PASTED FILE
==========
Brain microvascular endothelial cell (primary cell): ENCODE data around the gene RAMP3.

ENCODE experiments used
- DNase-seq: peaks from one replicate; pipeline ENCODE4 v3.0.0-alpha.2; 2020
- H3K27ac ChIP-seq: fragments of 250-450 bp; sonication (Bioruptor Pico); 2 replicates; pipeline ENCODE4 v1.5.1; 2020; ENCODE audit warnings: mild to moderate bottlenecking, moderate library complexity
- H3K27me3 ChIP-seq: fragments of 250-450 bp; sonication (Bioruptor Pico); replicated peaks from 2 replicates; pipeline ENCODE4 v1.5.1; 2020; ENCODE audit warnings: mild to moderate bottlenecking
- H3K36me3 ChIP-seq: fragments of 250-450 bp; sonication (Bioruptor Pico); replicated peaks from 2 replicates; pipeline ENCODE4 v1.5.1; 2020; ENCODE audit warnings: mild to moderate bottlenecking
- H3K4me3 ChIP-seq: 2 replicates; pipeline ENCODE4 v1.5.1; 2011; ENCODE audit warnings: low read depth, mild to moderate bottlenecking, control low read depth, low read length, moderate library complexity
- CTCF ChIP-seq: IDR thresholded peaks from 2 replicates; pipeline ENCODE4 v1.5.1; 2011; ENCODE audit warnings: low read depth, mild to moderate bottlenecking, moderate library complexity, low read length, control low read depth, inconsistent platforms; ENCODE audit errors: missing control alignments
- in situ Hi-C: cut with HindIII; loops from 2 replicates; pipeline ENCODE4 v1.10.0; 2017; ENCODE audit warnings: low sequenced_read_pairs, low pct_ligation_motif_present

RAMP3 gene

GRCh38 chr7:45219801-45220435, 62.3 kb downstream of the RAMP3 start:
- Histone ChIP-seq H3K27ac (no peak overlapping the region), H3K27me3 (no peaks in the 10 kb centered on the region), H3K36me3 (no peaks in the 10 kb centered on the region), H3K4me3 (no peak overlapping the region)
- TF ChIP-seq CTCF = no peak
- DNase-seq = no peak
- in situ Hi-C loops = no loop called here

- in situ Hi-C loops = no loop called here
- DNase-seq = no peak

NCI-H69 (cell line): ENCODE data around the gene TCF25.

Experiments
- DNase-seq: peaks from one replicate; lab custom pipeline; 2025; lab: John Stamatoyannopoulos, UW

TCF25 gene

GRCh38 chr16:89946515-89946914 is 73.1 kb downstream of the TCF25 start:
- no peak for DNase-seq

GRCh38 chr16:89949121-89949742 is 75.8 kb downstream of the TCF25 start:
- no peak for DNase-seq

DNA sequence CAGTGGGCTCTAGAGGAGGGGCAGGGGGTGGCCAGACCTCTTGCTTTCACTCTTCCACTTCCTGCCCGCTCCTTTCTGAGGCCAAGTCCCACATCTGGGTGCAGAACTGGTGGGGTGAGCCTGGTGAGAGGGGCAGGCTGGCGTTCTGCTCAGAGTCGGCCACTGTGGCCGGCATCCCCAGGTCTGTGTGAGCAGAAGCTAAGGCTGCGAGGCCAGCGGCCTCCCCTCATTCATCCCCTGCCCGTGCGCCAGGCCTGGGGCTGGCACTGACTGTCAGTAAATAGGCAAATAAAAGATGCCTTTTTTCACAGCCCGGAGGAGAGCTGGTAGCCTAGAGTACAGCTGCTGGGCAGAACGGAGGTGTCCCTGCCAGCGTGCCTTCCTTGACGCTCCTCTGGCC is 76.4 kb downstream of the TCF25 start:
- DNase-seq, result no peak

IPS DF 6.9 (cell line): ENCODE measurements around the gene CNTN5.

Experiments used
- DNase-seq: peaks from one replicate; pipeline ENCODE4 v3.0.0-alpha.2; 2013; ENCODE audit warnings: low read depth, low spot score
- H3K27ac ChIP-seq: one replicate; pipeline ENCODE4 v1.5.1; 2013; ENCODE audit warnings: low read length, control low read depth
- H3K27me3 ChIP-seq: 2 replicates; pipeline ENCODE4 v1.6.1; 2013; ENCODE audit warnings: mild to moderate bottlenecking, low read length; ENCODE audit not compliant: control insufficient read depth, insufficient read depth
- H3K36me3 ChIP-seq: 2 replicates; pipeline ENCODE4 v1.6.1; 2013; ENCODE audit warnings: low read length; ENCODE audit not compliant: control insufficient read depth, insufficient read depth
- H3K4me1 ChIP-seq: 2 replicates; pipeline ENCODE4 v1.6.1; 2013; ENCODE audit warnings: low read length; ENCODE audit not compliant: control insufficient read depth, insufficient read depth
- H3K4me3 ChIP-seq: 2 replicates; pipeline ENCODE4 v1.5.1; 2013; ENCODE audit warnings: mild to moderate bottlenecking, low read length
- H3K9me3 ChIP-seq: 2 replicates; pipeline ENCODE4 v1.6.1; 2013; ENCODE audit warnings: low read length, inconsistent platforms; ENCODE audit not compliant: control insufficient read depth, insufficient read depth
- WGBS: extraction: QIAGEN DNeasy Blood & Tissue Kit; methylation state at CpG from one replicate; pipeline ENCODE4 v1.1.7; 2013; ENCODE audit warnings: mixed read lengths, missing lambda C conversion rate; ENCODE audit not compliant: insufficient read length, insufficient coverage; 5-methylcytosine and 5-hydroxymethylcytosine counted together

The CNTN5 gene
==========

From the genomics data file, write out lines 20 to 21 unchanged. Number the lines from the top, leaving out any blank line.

- DNase-seq: peaks from one replicate; lab custom pipeline; 2025; lab: John Stamatoyannopoulos, UW

TCF25 gene